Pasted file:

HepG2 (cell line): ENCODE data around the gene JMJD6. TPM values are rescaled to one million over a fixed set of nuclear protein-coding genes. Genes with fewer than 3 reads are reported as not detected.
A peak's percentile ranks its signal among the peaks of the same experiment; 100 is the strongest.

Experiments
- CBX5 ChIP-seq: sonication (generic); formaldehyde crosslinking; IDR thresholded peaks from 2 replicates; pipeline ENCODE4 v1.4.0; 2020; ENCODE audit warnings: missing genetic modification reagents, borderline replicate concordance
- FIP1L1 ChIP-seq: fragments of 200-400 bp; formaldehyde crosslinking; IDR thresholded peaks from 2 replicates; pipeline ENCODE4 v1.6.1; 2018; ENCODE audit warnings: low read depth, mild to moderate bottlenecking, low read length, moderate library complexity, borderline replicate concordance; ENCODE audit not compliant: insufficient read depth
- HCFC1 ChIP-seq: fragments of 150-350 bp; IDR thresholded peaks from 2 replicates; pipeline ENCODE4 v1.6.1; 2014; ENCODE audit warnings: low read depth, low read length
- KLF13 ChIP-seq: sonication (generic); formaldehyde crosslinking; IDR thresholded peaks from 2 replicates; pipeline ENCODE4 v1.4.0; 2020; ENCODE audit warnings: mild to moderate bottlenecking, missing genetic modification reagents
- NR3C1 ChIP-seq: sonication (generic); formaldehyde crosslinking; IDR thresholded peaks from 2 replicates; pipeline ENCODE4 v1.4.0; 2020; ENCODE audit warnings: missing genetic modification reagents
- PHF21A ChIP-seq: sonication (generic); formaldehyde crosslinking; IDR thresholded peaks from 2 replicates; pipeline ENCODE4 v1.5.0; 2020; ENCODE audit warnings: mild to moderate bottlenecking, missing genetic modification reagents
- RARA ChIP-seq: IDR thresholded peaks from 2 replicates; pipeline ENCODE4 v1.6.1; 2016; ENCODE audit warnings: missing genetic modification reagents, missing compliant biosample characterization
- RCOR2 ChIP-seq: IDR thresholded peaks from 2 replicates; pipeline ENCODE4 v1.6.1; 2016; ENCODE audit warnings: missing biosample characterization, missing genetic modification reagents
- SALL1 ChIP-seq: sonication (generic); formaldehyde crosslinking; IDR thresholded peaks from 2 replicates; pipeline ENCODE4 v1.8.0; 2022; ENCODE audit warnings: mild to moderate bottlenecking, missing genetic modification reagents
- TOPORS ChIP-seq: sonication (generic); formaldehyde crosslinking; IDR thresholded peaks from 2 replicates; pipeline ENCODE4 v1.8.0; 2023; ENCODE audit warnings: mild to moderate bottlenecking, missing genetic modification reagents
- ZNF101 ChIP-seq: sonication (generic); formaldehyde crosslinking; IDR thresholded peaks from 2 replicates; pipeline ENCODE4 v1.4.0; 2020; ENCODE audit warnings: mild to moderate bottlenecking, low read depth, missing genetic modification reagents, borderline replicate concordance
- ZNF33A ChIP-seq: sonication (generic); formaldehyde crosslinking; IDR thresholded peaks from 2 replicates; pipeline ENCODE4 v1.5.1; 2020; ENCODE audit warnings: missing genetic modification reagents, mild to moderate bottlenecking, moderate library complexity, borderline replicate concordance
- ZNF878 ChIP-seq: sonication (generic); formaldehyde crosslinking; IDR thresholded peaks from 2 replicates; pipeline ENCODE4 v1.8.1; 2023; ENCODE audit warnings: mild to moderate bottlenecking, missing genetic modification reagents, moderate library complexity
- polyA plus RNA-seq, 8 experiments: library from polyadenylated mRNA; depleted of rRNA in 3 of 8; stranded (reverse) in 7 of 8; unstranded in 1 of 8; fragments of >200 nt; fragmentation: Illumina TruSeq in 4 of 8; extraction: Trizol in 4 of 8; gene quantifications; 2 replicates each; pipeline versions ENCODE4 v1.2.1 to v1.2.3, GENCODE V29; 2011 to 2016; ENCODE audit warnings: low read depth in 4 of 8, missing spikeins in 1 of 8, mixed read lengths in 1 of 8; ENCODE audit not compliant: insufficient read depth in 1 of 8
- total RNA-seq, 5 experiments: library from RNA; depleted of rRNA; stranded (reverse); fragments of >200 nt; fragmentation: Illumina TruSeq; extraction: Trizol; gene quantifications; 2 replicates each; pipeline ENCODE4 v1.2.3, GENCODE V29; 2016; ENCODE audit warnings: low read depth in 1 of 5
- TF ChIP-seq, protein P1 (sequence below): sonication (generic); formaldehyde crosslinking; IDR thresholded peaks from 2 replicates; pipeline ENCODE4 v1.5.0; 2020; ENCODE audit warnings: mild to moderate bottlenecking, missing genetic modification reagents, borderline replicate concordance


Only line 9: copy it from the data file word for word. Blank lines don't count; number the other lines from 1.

- PHF21A ChIP-seq: sonication (generic); formaldehyde crosslinking; IDR thresholded peaks from 2 replicates; pipeline ENCODE4 v1.5.0; 2020; ENCODE audit warnings: mild to moderate bottlenecking, missing genetic modification reagents